The Genius Of Jane Austen: Her Love Of Theatre And Why She Is A Hit In Hollywood, by Paula Byrne
If the most famous connection between Jane Austen and the British theater is her complex use of Lover’s Vows within Mansfield Park, there are a great many more connections to be made between Jane Austen’s famous comic plots and characters and the theater tradition that she was intimately familiar with. Austen’s familiarity is such that her surviving letters and the records of her relatives–including her favorite nieces–show that she was a regular attendee of plays and was familiar with and conversant about the discussion of actors and actresses and the world of plays. Her own novels and juvenilia, furthermore, feature references to the plots and characters of plays and demonstrate the complicated way she worked within the existing tradition of English comic literature in ways that are not often appreciated. This author has done a significant amount of research in demonstrating connections between Austen’s novels and a whole host of both famous and forgotten plays from the British stage tradition. Those who think that Austen was hostile to plays because Sir Thomas was quite mistake the large and acknowledged debt that Austen had to the stage, an inheritance that in turn has often made Austen’s work itself a hit with contemporary filmmakers and audiences.
As a whole, this book has between 250 and 300 pages of text, beginning with a list of illustrations, a foreword to the new edition (which renamed the book and added some additional content), acknowledgements, abbreviations, and a short introduction. The main body of the book is divided into two parts. The first part examines what the surviving historical record has to say about Austen’s own familiarity with the theater. This part of the book includes a chapter on the record of Jane Austen’s own involvement in private theatricals going back to her childhood (1), Austen’s own visits to professional theater in London and elsewhere (2), as well as Austen’s own comments on actors and plays (3). The second part of the book then examines the rich seam of evidence involving the connection between Austen’s own writings and the British theater. This part of the book includes chapters on Austen’s juvenilia (4), her manuscript of a play based on a favorite novel of hers in Sir Charles Grandison as well as Lady Susan (5), Sense & Sensibility (6), Pride & Prejudice (7), an entire chapter on Austen’s use of Lover’s Vows (8), the rest of Mansfield Park (9), Emma (10), and a closing chapter about why Austen’s work remains vitally important for Hollywood today (11). After this the book ends with a substantial set of endnotes, a bibliography, and an index.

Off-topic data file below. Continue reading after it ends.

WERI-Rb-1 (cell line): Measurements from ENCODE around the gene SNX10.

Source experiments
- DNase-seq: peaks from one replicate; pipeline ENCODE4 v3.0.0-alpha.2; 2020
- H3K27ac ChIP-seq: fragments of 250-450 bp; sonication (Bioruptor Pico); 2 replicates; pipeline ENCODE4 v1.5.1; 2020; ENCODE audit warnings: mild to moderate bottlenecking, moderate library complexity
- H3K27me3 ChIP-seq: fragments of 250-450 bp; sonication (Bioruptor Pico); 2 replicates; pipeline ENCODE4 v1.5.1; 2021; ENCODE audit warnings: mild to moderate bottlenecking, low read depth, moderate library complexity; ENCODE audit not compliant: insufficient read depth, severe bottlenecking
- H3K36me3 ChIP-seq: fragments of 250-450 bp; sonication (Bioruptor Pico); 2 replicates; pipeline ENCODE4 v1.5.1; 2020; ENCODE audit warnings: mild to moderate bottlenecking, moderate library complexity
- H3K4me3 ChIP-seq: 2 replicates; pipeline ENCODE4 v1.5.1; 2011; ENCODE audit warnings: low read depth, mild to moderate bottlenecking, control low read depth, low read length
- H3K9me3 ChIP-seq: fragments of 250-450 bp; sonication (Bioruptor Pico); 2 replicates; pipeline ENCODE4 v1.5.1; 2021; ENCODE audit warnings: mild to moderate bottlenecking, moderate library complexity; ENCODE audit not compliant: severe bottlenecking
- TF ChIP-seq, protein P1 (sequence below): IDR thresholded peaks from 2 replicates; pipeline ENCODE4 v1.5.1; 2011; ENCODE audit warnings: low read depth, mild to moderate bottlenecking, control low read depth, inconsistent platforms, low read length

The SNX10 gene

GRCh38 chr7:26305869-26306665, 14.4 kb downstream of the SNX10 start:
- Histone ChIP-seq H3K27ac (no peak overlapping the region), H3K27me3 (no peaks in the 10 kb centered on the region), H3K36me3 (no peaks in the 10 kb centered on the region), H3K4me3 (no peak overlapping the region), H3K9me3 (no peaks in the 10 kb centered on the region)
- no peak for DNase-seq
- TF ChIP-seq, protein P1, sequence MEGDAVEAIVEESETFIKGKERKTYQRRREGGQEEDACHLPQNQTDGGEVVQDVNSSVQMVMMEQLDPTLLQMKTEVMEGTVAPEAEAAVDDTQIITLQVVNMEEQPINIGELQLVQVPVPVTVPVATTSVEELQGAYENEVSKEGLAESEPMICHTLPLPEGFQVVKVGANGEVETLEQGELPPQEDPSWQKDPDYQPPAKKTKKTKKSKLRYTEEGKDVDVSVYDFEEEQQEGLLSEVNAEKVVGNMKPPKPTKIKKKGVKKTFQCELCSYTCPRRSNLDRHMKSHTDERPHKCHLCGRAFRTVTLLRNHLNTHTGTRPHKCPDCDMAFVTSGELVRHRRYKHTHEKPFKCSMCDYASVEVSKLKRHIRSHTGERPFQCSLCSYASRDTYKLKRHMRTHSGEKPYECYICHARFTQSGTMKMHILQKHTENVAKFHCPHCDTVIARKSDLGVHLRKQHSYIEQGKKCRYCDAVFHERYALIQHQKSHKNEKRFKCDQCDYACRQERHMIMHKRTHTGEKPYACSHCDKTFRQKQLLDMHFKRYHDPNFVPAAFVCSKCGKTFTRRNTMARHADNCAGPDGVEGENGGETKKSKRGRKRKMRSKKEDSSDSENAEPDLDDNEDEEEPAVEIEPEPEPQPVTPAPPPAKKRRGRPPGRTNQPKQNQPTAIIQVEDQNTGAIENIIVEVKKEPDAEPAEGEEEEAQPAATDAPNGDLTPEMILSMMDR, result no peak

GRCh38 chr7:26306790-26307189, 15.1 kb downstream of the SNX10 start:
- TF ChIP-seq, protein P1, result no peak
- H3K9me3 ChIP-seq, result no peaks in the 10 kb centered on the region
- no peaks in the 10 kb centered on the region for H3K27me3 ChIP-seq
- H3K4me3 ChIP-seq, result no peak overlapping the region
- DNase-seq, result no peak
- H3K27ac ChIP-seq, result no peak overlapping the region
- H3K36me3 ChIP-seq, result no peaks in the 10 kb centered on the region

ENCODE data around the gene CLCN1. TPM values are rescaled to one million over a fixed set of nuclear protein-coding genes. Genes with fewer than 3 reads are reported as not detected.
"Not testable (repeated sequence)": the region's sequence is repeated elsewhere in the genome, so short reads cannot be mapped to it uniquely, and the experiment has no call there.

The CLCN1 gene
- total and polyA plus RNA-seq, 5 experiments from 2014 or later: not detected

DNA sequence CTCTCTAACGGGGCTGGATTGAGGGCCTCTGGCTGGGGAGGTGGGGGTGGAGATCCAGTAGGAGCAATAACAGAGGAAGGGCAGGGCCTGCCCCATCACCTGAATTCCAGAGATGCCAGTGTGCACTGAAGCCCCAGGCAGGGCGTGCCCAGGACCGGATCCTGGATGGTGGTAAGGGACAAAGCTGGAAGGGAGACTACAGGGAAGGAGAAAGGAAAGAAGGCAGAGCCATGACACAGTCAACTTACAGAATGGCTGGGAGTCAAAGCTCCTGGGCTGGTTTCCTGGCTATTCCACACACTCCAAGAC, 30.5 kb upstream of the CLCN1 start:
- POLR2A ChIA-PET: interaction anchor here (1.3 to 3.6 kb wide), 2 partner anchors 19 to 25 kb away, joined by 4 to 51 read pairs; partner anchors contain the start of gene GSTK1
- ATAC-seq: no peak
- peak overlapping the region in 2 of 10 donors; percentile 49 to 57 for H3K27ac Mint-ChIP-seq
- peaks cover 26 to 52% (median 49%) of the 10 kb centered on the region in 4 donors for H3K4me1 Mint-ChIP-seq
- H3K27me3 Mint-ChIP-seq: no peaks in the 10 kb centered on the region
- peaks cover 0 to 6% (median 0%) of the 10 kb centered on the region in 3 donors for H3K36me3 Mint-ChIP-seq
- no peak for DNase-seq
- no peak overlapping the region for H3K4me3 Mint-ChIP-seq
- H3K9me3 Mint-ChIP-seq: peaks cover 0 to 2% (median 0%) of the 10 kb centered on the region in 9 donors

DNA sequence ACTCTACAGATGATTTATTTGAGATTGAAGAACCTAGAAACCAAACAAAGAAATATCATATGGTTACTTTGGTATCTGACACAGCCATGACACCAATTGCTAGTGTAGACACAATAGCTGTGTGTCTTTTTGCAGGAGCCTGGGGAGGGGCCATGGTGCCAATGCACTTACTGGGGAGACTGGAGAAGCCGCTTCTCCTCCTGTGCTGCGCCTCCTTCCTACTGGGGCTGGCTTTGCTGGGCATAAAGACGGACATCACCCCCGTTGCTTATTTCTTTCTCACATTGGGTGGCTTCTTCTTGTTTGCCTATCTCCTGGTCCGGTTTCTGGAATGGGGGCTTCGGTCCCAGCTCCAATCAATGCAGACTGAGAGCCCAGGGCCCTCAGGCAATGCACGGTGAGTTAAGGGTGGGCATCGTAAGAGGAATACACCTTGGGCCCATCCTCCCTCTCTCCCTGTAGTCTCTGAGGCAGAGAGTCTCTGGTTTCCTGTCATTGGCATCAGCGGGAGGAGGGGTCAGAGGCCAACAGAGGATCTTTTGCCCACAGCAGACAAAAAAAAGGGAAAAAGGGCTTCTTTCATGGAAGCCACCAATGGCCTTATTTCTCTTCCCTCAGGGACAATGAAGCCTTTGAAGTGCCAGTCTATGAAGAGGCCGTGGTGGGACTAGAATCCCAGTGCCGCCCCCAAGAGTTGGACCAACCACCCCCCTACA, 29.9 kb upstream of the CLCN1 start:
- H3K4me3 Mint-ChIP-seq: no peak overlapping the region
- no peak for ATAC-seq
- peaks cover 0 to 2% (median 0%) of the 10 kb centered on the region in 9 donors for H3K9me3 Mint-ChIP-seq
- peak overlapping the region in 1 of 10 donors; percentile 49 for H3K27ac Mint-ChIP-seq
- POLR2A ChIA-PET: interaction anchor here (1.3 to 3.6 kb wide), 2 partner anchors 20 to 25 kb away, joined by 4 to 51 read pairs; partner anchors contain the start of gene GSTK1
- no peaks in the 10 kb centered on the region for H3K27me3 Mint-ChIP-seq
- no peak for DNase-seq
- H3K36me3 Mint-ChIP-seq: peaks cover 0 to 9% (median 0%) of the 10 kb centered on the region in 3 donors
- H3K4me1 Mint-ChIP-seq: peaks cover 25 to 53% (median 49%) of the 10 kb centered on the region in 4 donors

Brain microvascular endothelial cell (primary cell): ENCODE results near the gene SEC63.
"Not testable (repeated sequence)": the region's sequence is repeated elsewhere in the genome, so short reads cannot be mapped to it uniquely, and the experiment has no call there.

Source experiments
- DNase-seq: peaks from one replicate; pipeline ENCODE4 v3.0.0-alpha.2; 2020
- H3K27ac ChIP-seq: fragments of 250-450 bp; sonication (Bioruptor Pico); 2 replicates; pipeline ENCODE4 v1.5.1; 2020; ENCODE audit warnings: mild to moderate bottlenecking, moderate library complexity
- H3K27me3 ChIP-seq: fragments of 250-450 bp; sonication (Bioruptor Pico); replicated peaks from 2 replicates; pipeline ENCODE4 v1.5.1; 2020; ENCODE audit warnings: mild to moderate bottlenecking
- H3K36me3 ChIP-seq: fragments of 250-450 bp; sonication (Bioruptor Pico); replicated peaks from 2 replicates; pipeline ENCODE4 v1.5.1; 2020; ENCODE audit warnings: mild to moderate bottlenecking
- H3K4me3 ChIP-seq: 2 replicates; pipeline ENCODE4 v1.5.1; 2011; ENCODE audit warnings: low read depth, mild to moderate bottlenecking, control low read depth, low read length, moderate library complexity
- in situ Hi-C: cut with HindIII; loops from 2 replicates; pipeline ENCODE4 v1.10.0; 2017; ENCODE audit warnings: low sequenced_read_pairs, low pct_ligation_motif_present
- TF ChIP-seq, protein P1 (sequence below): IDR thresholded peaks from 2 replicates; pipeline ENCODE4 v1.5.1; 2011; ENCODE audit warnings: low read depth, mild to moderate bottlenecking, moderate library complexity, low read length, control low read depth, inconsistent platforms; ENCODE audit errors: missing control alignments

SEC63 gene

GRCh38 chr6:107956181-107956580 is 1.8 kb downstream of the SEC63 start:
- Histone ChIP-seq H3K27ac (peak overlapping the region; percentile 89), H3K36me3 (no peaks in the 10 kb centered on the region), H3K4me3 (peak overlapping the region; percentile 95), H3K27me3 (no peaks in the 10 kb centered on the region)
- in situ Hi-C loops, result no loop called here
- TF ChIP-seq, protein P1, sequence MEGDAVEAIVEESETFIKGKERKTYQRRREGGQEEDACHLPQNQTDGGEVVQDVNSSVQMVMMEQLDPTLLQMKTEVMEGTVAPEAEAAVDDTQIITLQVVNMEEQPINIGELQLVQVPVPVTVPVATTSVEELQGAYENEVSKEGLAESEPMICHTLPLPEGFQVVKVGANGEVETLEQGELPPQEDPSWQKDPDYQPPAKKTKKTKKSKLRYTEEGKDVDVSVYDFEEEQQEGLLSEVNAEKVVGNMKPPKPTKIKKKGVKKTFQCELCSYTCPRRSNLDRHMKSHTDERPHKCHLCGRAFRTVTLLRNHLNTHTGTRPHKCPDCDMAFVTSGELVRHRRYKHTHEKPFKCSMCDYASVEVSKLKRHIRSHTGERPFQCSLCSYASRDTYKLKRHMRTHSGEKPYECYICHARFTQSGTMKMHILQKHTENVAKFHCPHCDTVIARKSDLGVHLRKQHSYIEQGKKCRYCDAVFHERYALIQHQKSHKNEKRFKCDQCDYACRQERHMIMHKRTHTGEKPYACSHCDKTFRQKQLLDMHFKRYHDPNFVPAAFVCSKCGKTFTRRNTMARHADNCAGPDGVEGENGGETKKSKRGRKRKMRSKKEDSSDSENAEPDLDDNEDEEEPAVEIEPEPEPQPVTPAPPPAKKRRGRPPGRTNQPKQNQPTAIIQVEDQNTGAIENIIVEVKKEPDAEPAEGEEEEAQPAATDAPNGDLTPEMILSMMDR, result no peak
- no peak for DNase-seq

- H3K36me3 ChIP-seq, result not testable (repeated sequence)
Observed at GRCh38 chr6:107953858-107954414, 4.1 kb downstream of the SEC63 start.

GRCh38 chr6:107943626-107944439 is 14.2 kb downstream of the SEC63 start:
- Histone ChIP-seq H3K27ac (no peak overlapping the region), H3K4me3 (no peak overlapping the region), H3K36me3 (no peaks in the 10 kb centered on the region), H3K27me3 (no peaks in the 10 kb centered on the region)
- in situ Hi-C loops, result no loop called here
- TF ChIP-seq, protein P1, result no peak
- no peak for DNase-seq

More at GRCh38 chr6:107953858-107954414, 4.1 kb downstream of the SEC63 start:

One of the more revealing aspects of Jane Austen’s work in general is how our approach to Jane Austen’s novels often reveals more about us than it does about Jane Austen herself or her writings. This particular book demonstrates a higher degree of fondness for Hollywood and its attention to “modern audiences” than might have been the case for Austen, but it is a perspective that is informed by a close reading of British plays that demonstrate a high degree of irony and a hostility to sentimentality. It is telling that the author sees in Jane Austen’s complex use of Lovers’ Vows in Mansfield Park a belief that the theatricals condemn Sir Thomas, rather than exhibiting any condemnation of the play itself. If there is one fault of this book with regards to its reading of Jane Austen, it is the way that the book seems to underplay Jane Austen’s own moral standards in making her seem more cynical than she was, even as the accounts of Jane Austen by her relatives often served to make her seem less cynical than she was. Even so, those readers who wish to be informed about the intimate connection between Jane Austen and the theater of the 18th and 19th centuries will find much to enjoy here.